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Looking for Election Boost, Israel's Netanyahu in US to Meet with Trump

FILE - President Donald Trump shakes hands with Israeli Prime Minister Benjamin Netanyahu at the United Nations General Assembly, Sept. 26, 2018, at U.N. Headquarters.

Israeli Prime Minister Benjamin Netanyahu arrived in Washington looking for an electoral advantage from U.S. President Donald Trump's expected formal recognition of Israeli sovereignty over the disputed Golan Heights.

Netanyahu, facing corruption charges and a tough re-election contest April 9, is meeting Monday with Trump at the White House and having dinner there on Tuesday, sandwiched around a speech to the American Israel Public Affairs Committee, a major U.S. lobbying group for the Jewish state.

Trump said on Twitter last week that he would recognize the Israeli ownership of the Golan Heights, the territory to the northeast of Israel along the Syrian border that was seized by Israel from Syria in the Six-Day War in 1967 and annexed in 1981.

Trump's stance breaks with long-standing U.S. policy and the international community, which considers the Golan Heights as Israeli-occupied, not a sovereign holding.

"President Trump will sign tomorrow in the presence of PM Netanyahu an order recognizing Israeli sovereignty over the Golan Heights," Foreign Minister Israel Katz wrote on Twitter on Sunday.

Netanyahu is lagging in political surveys ahead of next month's election. His main rival, former military chief Benny Gantz, is speaking at the annual AIPAC convention on Monday, but only Netanyahu will be at the White House dinner on Tuesday.

Trump compared his decision to recognize Israeli sovereignty over the Golan Heights as similar to that of his decision last year to recognize Jerusalem as the capital of Israel, another stance at odds with the international community. Israel claims Jerusalem as its eternal and indivisible capital, but the Palestinians have also staked a claim on Jerusalem as their capital in any eventual creation of a Palestinian state.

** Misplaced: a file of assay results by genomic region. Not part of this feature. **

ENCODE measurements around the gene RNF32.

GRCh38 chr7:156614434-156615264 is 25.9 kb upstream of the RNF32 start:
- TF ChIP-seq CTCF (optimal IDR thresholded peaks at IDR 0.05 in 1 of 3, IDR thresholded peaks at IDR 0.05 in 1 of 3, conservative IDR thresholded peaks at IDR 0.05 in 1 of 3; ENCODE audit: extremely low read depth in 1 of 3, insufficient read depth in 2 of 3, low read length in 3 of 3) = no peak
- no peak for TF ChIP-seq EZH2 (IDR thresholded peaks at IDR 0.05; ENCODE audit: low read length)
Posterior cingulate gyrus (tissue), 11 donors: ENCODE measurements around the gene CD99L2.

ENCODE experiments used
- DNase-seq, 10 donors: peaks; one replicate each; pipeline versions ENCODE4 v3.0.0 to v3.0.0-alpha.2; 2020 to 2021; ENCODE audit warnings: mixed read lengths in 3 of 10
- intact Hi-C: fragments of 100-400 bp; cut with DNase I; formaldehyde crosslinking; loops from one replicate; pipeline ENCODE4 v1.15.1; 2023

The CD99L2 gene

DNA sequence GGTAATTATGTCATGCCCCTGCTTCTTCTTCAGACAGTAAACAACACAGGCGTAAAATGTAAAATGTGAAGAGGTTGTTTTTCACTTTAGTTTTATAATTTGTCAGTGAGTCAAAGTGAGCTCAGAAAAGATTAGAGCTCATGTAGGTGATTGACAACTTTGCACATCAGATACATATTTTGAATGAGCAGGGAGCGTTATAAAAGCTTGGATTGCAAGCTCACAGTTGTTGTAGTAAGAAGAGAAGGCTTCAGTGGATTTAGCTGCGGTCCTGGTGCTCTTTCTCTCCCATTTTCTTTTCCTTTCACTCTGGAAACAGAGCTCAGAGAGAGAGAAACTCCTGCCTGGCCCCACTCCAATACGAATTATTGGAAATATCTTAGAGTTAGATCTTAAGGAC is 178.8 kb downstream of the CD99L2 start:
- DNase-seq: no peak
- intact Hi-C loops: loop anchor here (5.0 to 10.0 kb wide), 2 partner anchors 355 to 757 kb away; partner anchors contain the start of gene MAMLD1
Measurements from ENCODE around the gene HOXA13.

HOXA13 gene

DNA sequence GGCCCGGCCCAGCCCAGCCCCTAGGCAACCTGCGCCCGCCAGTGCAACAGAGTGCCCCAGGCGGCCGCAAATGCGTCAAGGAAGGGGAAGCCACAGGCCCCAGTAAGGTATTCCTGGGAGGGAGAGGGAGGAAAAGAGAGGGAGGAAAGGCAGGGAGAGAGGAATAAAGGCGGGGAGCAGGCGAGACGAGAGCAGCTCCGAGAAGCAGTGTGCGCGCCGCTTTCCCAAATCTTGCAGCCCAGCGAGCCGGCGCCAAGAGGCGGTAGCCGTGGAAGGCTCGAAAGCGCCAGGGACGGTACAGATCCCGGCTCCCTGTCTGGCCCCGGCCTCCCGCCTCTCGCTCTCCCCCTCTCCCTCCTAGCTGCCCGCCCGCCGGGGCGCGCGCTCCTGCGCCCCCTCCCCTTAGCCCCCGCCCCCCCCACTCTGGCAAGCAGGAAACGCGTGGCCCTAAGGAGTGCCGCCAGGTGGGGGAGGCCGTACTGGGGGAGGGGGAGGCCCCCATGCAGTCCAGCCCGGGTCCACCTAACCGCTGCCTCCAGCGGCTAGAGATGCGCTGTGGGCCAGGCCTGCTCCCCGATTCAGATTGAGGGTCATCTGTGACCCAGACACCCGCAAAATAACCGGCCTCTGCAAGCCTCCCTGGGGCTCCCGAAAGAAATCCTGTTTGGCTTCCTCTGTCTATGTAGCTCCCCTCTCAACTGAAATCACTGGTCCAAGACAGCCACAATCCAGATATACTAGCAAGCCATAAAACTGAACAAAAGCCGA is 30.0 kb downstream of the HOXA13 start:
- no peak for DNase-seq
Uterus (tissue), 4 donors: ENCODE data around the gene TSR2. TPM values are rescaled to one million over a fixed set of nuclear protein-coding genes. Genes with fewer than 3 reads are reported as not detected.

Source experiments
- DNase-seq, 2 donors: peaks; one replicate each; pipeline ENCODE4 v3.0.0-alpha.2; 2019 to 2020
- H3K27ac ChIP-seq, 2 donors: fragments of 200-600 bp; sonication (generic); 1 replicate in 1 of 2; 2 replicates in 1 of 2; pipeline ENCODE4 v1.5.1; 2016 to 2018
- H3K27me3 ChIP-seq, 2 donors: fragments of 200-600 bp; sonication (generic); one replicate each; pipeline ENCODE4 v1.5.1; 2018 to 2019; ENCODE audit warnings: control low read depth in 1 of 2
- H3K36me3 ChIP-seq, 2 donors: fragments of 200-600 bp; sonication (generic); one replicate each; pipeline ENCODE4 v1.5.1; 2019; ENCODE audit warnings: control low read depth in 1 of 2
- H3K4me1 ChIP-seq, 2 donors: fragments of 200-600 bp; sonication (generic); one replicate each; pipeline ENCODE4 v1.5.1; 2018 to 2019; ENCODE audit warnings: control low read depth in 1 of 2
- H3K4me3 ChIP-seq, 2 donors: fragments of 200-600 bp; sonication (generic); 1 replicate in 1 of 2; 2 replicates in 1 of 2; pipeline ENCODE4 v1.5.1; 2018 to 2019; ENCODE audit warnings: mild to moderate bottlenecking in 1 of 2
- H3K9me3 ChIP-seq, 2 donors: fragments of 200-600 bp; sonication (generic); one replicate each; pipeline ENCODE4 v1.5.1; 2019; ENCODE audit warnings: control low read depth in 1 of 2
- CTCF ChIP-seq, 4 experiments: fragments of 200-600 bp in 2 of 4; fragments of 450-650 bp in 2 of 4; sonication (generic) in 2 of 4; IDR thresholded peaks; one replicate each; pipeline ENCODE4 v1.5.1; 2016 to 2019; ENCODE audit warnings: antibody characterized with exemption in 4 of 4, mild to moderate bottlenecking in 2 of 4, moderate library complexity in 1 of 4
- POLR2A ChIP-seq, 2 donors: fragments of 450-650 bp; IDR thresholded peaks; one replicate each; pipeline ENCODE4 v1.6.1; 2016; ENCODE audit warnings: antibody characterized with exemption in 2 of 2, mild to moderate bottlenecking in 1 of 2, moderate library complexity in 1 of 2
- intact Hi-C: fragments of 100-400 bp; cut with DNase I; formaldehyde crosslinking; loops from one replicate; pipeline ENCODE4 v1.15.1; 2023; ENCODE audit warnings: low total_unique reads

Netanyahu, in the run-up to the election, has stressed his friendship with Trump.

"Our alliance in recent years has never been stronger," the Israeli leader said last week as he met in Jerusalem with U.S. Secretary of State Mike Pompeo. "It is an unbreakable bond. It is based on shared values of liberty and democracy and shared interest to fight the enemies of democracy, the enemies of our way of life, the terrorists that prowl our airspace and our countries, and working together we have been able to achieve an enormous amount."

Trump's Golan Heights announcement came shortly after Pompeo visited the Western Wall, one of Judaism's holiest sites in Palestinian east Jerusalem, with Netanyahu, the first time such a high-ranking U.S. official had visited the site with an Israeli leader.